After knowing the general characteristics of French business culture, it is time to see the practical business culture in France. It covers about taboos, do’s and do not that often happened in daily business. Some points may be considered normal for other cultures but offensive in France or vice versa.

Greet in French even if it is basic greetings such as Bonjour. French love their language and appreciate people who use and learn it. Then address someone using Monsieur (Mister) or Madame (Ma’am). When you need to use the pronoun ‘you’ in french, use ‘Vous’ over ‘Tu.’ ‘Tu’ is only used for someone who is younger or someone who is already close.

Tell the first and the last name only. Some people might tell their last name first than their first name. End the introduction by giving a light handshake and do not give cheek kiss to a female counterpart unless she is the one who initiates first.

France is a stylish country, and style is included in French business culture. Men mostly wear fitting suits with dark colors, and women wear shirts and work pants or skirts with minimum jewelry and natural make-up. Dress up formally every workday, including Friday.

While attending a meeting, arrive on time, even though some companies tolerate up to 15 minutes late. Find the right seat. Seating during a meeting is often organized hierarchically based on the job position. At the end of the meeting, it is common to give one-sided business cards.

Make eye contact and never O.K. gesture during the conversation. It is considered taboo in France since the sign means useless. Do not snapping, hiding hands in pockets, and slapping on a closed palm. Those gestures are considered rude.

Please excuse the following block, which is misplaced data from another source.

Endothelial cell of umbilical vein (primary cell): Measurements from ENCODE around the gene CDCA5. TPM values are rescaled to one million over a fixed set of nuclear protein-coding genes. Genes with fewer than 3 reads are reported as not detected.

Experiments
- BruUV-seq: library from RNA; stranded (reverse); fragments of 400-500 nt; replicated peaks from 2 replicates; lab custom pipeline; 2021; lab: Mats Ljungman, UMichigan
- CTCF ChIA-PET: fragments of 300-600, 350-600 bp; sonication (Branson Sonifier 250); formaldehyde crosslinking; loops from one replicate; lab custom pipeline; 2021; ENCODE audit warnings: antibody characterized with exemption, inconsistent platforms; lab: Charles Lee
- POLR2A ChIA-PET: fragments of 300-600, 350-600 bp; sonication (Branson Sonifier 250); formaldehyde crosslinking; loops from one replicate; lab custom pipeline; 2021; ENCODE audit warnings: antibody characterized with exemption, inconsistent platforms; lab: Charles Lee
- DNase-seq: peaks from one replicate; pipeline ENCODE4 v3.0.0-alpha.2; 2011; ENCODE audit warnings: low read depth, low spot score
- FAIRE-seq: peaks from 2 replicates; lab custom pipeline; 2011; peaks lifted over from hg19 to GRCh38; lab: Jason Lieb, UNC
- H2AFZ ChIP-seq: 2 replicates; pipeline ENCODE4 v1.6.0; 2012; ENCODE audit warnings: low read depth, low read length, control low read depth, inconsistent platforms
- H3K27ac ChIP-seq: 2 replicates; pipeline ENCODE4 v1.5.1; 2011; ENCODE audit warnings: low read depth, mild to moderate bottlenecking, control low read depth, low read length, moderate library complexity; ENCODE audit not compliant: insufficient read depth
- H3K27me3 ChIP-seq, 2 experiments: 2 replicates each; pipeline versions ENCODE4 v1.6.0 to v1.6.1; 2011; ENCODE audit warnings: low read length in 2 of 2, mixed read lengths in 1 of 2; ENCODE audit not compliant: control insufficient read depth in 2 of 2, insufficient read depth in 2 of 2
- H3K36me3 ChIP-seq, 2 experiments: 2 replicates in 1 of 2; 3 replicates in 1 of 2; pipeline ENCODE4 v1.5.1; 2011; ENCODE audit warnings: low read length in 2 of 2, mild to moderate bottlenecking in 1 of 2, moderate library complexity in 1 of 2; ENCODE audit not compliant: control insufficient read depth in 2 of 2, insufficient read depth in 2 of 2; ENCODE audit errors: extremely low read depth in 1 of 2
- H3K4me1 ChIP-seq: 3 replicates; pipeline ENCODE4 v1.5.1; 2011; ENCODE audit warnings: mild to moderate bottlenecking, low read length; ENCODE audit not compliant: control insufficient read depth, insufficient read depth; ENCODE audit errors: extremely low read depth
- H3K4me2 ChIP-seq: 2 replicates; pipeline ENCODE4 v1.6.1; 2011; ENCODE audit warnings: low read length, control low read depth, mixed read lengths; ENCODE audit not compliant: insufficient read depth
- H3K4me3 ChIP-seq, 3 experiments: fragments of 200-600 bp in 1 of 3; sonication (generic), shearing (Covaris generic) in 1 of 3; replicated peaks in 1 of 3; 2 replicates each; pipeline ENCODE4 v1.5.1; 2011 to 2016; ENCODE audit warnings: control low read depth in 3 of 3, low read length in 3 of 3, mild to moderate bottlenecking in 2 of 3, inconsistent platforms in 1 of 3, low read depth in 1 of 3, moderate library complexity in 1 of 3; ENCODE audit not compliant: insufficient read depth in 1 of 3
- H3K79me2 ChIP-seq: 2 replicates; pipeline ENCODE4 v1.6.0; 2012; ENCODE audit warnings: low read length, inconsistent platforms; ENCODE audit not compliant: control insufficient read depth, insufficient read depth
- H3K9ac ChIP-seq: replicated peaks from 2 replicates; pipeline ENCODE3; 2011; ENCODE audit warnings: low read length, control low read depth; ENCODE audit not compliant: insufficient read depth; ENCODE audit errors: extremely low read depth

After long discussions about business, topics from the business might appear, such as music, cuisine, or art. Do not ask about personal matters such as religion and political views. Never criticize Napoleon. If French feel engaged during the conversation, they might probe and interrupt your talk. Do not take it personally because it signifies that they are interested in the conversation.

Food is considered as an Art in France. Therefore, dining is a part of French business culture. Whether in a restaurant’s house, one needs to wait until the host says ‘Bon appetit’ to eat. If it takes in a restaurant, the one who arranges the dining is the one who picks up the bill.

Dining at home is common in the provinces of France. People are expected to be late for 15 minutes. Bringing chocolate, wine, or flowers is a considerate act unless the flowers are yellow, red roses, and chrysanthemums. Those flowers bring bad meaning for dining. French always fill in the empty wine glass, so always leave some wine in the glass if one wants to stop drinking. When the host offers more food, it is considered polite to say no.

Business cultures in France derive from its history, geography, and ways of thinking. Understanding French business culture will establish effective communication, provide a suitable approach, and compose respect also loyalty. Those will bring one step closer to conquer the large French market.